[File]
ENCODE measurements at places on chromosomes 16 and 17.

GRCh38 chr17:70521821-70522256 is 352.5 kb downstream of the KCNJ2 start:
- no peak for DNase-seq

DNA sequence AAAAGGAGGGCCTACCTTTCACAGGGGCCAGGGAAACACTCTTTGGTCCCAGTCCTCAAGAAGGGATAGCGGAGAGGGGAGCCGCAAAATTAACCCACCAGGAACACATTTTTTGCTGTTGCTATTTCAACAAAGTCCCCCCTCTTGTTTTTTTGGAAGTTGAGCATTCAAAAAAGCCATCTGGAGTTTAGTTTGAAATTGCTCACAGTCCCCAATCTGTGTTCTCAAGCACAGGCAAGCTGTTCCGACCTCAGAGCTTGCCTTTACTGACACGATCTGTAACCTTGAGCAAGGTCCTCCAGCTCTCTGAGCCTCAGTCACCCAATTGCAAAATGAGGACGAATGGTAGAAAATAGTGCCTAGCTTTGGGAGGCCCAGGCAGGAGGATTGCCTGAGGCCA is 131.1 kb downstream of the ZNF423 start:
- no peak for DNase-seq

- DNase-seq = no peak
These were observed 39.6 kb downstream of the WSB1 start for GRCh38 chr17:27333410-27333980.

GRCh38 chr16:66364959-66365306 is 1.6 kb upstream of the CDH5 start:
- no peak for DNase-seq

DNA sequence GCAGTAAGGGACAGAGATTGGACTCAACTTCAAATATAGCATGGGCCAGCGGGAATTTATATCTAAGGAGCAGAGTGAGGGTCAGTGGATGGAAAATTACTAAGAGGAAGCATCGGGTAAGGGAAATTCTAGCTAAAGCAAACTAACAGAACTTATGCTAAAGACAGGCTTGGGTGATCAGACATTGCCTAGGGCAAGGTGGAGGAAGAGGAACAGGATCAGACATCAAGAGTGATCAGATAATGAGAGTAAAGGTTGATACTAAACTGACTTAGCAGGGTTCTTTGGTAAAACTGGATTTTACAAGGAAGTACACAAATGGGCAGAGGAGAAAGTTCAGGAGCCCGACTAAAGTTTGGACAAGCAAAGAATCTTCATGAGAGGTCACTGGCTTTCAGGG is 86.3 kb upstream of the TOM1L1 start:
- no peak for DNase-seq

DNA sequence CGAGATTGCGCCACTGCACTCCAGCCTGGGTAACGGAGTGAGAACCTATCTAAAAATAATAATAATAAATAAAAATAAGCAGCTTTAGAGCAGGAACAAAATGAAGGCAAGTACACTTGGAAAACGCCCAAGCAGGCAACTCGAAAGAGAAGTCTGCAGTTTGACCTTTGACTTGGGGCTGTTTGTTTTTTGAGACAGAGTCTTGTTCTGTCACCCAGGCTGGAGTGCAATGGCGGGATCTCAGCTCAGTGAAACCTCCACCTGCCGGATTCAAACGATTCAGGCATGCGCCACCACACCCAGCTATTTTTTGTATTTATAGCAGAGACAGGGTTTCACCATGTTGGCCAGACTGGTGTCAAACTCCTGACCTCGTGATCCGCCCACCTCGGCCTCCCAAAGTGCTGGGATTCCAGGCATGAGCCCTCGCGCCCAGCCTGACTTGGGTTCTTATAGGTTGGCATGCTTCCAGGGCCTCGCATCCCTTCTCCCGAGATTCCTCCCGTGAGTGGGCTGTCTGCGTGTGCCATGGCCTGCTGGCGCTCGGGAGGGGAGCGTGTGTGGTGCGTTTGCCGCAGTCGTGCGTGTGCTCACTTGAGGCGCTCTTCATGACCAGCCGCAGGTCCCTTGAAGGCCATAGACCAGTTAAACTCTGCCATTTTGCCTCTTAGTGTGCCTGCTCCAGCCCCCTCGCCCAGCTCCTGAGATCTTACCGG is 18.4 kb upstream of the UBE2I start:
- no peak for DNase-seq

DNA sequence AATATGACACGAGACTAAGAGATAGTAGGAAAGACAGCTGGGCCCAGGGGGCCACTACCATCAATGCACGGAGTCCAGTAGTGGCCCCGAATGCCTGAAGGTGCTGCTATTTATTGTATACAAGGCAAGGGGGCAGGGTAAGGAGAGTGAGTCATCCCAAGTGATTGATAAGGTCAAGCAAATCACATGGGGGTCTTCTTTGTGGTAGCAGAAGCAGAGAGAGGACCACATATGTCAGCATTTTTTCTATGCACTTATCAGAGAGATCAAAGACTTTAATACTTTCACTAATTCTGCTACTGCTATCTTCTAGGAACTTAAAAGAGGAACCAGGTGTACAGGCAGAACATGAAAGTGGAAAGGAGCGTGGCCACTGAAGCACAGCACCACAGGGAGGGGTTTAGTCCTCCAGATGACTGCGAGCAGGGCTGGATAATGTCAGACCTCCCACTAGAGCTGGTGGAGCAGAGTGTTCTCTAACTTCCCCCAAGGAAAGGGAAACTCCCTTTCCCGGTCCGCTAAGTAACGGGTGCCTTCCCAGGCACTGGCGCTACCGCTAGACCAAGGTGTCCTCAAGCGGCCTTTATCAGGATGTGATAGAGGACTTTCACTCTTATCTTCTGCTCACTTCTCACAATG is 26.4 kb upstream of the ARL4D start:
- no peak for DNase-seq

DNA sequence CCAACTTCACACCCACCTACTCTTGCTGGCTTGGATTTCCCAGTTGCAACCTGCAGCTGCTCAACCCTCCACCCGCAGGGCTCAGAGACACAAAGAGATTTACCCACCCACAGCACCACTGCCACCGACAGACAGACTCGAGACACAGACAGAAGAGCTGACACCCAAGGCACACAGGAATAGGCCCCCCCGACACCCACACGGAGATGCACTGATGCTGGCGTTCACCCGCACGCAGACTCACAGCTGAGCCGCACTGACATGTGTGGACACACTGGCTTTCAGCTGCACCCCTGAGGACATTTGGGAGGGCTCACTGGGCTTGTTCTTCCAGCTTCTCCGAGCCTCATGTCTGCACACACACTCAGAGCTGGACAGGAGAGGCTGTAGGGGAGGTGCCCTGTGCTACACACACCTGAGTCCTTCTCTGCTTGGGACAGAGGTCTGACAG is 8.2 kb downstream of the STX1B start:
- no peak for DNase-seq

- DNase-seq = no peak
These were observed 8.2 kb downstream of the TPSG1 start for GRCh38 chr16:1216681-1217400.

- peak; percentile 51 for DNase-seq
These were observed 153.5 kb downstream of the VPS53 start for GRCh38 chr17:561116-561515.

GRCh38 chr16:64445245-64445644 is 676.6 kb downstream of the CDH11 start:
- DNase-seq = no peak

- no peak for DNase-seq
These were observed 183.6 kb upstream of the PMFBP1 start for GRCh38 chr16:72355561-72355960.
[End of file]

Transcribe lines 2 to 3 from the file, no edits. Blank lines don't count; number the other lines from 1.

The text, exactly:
GRCh38 chr17:70521821-70522256 is 352.5 kb downstream of the KCNJ2 start:
- no peak for DNase-seq